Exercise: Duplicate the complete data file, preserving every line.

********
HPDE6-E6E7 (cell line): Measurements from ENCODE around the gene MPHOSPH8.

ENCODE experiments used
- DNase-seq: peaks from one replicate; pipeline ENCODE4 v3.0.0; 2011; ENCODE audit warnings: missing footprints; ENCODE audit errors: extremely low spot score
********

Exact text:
HPDE6-E6E7 (cell line): Measurements from ENCODE around the gene MPHOSPH8.

ENCODE experiments used
- DNase-seq: peaks from one replicate; pipeline ENCODE4 v3.0.0; 2011; ENCODE audit warnings: missing footprints; ENCODE audit errors: extremely low spot score